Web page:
This Dad Left His Marketing Job to Sell Popsicles

“Wow. I really wish I could spend more time with my kids,” said no parent during the pandemic, ever. Except for Jesse Reilly, a New Orleans dad who left his marketing job of 15 years to make popsicles and spend—you guessed it—more time with his kids as the proprietor of the sweetest speakeasy in NOLA.

Realizing he wanted to make a career change that would allow him to spend more time with his three kids (all under the age of five), he started making popsicles with local Ingredients and intriguing flavor combinations to share with his Bywater neighbors. As his business grew, he had to get creative about how to sell Big O’s Pops while taking care of his kids. Enter the Popsicle Doorbell at 1201 St. Roch St., Reilly’s home. Surrounded by chalk drawings of popsicles and other preschool-aged illustrations, the mystical doorbell intrigued passersby and friends alike—could you really pass up ringing a bell with a sign over it that says “Popsicle Doorbell?”—who would stop for a sweet treat while out for a walk or a ride.

“The doorbell idea really came out of convenience and then COVID happened,” he told “It became a way to sell pops while practicing social distancing.” The popsicles are individually packaged and purchased outdoors via Venmo for $3-$4 a pop (pup pops for your pooches are $2 each). The whole operation allowed the neighborhood to stay connected safely, at a distance. And though his popsicle domination strategy slowed, as did all business concepts during the pandemic, the doorbell allowed his pops to gain some serious street cred. It became the neighborhood’s own quirky secret—remaining secret as only something can during an age of social media: about 5 minutes.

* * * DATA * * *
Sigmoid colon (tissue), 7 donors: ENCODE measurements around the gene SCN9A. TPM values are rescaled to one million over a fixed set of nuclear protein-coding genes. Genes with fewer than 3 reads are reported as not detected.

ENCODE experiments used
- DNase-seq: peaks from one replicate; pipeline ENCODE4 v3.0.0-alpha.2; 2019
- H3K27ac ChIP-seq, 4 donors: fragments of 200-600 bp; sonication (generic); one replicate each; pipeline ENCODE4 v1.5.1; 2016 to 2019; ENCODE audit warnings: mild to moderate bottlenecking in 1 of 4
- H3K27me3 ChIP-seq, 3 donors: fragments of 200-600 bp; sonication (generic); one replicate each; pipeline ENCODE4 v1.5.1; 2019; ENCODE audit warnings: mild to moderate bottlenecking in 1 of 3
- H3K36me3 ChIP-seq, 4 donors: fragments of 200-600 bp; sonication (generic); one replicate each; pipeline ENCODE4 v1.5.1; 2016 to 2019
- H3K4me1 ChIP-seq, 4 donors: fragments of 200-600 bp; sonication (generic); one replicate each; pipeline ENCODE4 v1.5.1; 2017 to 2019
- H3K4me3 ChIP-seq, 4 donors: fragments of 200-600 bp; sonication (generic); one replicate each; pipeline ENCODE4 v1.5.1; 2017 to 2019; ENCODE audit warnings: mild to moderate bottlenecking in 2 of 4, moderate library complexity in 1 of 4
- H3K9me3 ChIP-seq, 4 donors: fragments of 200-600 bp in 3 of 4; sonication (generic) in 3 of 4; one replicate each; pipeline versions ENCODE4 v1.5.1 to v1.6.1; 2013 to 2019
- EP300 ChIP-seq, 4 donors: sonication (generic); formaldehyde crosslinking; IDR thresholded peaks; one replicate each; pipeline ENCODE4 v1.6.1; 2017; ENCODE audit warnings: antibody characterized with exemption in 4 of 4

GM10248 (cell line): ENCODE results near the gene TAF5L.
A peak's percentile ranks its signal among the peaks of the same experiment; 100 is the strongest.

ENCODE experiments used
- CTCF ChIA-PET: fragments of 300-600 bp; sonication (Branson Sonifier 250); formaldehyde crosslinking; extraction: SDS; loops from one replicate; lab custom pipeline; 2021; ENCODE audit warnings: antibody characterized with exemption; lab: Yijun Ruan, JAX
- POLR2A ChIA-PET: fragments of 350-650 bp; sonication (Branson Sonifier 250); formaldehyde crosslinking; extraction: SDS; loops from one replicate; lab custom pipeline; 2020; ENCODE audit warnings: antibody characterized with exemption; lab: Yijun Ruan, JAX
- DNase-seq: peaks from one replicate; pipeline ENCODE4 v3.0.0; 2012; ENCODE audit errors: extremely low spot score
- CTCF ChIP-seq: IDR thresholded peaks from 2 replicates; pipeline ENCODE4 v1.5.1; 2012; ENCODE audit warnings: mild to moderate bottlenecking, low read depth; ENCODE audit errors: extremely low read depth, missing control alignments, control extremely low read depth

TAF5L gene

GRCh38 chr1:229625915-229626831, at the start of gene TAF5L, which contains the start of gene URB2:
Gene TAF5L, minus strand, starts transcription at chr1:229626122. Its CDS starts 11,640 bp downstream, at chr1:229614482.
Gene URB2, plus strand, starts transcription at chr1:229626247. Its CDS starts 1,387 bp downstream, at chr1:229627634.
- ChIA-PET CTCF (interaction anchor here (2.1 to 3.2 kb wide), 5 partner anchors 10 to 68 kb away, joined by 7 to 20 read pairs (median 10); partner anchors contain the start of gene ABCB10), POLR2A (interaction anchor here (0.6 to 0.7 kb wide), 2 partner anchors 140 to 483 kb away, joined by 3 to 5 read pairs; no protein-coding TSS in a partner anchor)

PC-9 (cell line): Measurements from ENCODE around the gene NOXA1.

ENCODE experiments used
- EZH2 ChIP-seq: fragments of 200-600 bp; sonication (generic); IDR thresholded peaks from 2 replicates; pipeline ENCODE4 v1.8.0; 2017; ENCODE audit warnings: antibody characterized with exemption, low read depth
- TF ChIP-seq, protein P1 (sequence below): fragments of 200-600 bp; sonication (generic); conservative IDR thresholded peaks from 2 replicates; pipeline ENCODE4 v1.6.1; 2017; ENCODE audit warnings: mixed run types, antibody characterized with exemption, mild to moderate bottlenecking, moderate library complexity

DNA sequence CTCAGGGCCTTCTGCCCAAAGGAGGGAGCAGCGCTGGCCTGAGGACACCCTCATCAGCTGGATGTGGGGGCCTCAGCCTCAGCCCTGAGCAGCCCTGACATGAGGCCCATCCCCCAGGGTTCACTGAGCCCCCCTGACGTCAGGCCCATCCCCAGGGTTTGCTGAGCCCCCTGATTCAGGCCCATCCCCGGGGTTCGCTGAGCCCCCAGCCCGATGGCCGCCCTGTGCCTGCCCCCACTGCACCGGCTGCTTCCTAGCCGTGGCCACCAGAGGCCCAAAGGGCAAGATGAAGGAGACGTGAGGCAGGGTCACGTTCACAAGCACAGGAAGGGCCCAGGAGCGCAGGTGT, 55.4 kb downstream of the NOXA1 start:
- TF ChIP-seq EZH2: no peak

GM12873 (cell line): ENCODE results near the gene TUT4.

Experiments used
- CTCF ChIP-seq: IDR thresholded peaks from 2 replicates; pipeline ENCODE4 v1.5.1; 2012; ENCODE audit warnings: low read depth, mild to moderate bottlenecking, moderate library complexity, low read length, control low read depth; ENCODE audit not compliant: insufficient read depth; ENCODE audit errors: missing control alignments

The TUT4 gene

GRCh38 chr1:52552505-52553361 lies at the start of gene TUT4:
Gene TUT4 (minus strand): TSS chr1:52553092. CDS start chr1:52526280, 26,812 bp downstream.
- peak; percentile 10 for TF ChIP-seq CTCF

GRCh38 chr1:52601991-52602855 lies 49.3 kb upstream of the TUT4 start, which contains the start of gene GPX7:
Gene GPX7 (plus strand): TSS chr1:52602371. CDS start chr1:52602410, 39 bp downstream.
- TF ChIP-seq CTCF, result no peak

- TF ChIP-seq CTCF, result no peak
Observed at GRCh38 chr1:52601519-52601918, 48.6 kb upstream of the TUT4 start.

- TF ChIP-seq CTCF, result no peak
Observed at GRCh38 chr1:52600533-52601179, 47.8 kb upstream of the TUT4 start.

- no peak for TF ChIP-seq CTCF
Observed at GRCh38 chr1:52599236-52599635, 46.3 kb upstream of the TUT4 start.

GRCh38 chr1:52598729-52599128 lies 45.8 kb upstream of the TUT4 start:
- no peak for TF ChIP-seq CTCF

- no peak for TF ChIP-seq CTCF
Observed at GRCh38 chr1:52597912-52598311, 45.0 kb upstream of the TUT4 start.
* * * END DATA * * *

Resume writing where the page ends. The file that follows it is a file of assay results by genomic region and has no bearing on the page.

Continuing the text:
Now, you can catch him selling his popsicles around the Bywater neighborhood of New Orleans out of the cooler of a custom adult tricycle, catering events and popping up at events and festivals around town. You’ll soon find him as one of the first vendors in the funky and kid-friendly community space Krewe of Red Beans, which is dedicated to New Orleans and the city’s unique, vibrant culture. If it’s a culture of dads looking for ways to spend more time with their kids, popsicle doorbells and adult bikes with frozen treats in the custom attached cooler, we can see why it needs a dedicated space.

Big O’s Original Pops is scaling up, so don’t be surprised if you recognize them somewhere in your neck of the woods one day. Using local ingredients and popsicle molds in his freezer at first, Reilly now employs a “professional machine that freezes them quickly.” And while his business has grown, he still sources as many ingredients as he can from local farms and businesses. For instance, his blood orange pops are made with fruit from Isabelle’s Orange Orchard in Algiers.

It’s no surprise that the man who gave up a career to dive into something new says that he’s always open to ideas and up for a challenge. “Coming up with new popsicle flavors is part of the fun,” he says. Indeed it is.

—Shelley Massey

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